Decades ago summertime meant kids playing outdoors until dark, engaged in team games like hide and seek, hopscotch, marbles, red rover, red light, green light, kick the can and many variations of tag. These games were fun modes of exercise that children played in groups, nearly always without parental supervision. Those unsupervised games taught kids how to cooperate with their peers, to win and lose and to be independent. Some experts believe their reintroduction would benefit today’s children who tend to stay relegated to outside games that are refined and organized by adults or stay glued to electronic screens. Organizations, including the federal government, are trying to get children back outside in a more natural way.
It is no secret that children born during or after the 1990s have spent, on average, less time being active outdoors. According to Lets Move!, First Lady Michelle Obama’s initiative to challenge childhood obesity and encourage healthier living among America’s children, 8 to 18 year olds spend an average of 7.5 hours a day using electronic media, such as TV, computers, video games, cell phones and movies. The American Academy of Pediatrics recommends at least 60 minutes of physical activity a day for a child’s optimum well-being. And numerous experts say that getting outside to play with friends is a natural and easy way for kids to stay both physically and mentally healthy. While organized sports and supervised play can achieve the suggested exercise for children, outdoor games that aren’t entirely organized by adults allow children to develop their social skills. (To see classic team games and their rules, click here.)
Dana Friedman, president of the Early Years Institute in Port Washington, an organization that is committed to improving the lives of children on Long Island, said that children are coming to school without the skills needed to regulate their own behavior, take turns and sit still. She thinks the lack of peer-driven games has contributed to that.
“The play for children is their work; that’s how they learn. You can’t lecture a group of 3 and 4 year olds. Their brains can’t process it,” she said. “All these things that kids used to do without any interference from parents helped them and their brains create control over their impulses and develop social skills that allowed them to communicate what they need and get along with other children.”
Friedman believes that the ability to collaborate with peers about different rules and strategies lets children learn about teamwork, compromise and decision-making. Yet the popularity of electronic media has overtaken that of the outdoor games played in parks, streets and backyards when adults were children.
“Understanding your own capability, your own ways of interacting with the world, the ideas that you have—all of those things are reinforcing very helpful behaviors for children. You don’t get that sitting around pressing one button that someone else decided was going to cause this,” Friedman explained.
Lynn Cohen, Ph.D., an associate professor of education of C.W. Post in Greenvale, said: “All of that outdoor play has an impact on academic achievement in schools and some schools have cut down on the amount of time for outdoor recess and outdoor play.”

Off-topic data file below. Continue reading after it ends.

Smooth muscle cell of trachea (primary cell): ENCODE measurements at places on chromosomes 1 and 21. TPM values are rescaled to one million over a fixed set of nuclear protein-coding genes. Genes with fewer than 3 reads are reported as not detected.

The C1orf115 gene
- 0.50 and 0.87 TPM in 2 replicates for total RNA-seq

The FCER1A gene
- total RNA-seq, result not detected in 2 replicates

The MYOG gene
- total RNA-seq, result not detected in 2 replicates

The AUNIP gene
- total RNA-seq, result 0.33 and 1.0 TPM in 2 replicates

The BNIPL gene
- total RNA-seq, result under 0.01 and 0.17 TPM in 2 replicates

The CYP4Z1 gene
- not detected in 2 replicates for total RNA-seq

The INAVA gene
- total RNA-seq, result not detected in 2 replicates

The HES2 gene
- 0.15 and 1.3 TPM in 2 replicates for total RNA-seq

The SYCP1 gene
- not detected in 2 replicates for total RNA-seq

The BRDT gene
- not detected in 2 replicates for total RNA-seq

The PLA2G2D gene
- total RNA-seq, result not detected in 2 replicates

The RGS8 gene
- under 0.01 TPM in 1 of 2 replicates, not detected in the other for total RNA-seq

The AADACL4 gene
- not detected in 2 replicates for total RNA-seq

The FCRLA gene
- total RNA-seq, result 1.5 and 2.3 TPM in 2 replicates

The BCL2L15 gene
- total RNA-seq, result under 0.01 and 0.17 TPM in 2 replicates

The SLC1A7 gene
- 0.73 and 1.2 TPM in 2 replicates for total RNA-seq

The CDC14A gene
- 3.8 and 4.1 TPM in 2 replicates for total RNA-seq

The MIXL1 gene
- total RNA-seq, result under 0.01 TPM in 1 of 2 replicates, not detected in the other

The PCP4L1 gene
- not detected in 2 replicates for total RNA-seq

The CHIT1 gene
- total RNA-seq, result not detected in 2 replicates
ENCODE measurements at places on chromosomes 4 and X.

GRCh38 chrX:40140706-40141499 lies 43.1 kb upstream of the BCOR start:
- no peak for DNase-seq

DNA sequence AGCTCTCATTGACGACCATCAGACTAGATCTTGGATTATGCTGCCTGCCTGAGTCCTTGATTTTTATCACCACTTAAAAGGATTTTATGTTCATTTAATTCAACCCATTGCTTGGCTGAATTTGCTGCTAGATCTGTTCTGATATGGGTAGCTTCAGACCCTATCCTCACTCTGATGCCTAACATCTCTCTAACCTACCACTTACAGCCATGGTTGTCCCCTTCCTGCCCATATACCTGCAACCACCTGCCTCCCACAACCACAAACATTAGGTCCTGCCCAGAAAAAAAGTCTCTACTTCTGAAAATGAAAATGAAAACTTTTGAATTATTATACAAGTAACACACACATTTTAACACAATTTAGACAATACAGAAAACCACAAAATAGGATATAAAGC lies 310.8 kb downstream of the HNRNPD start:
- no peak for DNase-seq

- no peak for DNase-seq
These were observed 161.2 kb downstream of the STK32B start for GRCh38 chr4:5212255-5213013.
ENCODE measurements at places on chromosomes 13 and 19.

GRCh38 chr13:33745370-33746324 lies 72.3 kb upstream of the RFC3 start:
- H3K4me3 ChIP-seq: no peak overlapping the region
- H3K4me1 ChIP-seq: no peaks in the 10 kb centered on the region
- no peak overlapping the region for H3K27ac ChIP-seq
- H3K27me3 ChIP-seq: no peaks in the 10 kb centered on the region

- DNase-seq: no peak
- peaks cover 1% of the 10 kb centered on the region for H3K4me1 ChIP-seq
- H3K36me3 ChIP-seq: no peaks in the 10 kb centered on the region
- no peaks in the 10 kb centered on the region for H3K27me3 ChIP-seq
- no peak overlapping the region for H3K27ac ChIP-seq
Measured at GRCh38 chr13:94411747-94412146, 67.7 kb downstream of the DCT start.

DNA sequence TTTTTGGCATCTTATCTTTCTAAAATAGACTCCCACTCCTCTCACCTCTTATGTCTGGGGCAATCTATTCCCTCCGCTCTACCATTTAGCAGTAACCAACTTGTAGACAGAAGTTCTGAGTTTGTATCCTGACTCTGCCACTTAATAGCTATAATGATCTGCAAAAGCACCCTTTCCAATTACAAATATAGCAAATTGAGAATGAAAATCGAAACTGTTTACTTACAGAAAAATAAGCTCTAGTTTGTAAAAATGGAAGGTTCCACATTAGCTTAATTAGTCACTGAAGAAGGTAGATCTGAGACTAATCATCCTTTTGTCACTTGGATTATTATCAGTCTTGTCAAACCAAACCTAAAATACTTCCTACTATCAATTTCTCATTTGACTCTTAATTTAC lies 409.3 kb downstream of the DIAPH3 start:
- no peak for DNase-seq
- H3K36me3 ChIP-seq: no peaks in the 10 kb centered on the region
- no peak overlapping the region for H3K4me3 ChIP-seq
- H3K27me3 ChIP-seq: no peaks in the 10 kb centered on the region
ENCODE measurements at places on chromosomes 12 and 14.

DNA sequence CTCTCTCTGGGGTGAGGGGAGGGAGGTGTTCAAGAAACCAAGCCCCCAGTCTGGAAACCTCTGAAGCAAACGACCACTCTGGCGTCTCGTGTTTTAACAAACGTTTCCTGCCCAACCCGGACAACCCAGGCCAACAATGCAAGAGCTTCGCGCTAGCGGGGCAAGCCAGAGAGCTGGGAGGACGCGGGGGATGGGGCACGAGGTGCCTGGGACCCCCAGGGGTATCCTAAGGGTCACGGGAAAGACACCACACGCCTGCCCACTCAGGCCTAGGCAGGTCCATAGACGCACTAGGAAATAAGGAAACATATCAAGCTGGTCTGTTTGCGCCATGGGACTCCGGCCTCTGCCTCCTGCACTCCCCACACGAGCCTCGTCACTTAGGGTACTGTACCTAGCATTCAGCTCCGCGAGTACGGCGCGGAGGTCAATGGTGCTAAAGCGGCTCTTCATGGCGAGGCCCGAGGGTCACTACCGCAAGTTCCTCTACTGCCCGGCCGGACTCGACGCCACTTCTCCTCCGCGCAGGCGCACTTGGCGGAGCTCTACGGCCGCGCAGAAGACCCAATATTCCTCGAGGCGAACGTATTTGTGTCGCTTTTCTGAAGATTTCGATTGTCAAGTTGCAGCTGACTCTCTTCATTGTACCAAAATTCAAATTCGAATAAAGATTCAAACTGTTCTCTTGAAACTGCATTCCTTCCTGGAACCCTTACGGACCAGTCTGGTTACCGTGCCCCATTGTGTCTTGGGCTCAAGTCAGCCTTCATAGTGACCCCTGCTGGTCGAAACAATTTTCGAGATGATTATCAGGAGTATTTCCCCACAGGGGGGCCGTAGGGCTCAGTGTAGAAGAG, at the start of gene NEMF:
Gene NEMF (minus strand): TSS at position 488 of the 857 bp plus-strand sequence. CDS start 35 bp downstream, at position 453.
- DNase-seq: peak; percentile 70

Cohen, whose research interests have focused on young children’s language development, play, literacy learning and early childhood environments, is a founding member of the organization Play, Policy, Practice Interest Forum of the National Association for the Education of Young Children. She added that communities and governments can help stymie the decline in physical play by building parks, investing more in early childhood education and not allowing recess times to be shortened.
“When children can go out and run around for a little while they come back in a calmer state, refreshed and ready to learn,” Cohen said.
But parents fear for their children, and this fear, in addition to electronic media, is a major reason why children don’t go out and roam the streets with only their friends as often as they used to. Friedman said the concept of a free-range childhood, which promotes allowing children to be self-reliant and go out with their friends without parental supervision, makes many parents worry. The fear of abduction, accidents and bullying makes parents hesitant to give their children license to roam.
Yet Cohen warns against paralysis. “Try not to let the dangers portrayed on the media allow you to think that if you allow your child to play outside or ride a bicycle on the street, something terrible will happen. Raise confident, safe, happy children that get outside, run and play,” she said.
In the end, parents are left with a balancing act: to give their children a long enough leash with which to learn social skills, grow their body and become self-reliant, while also exercising the caution they feel is necessary to keep their kids safe.
But those summer games you used to play can be not only beneficial to your kids; they can also offer parents an opportunity to engage in outdoor play as well. Teaching them the rules of ring-a-levio or freeze tag, for instance, is a perfect excuse to reminisce about how your summers were played. Then get out of the way and let the summer fun begin so that they, too, have memories someday of summers spent in free-range play outdoors. (To see readers’ memories of games they played as children, click here.)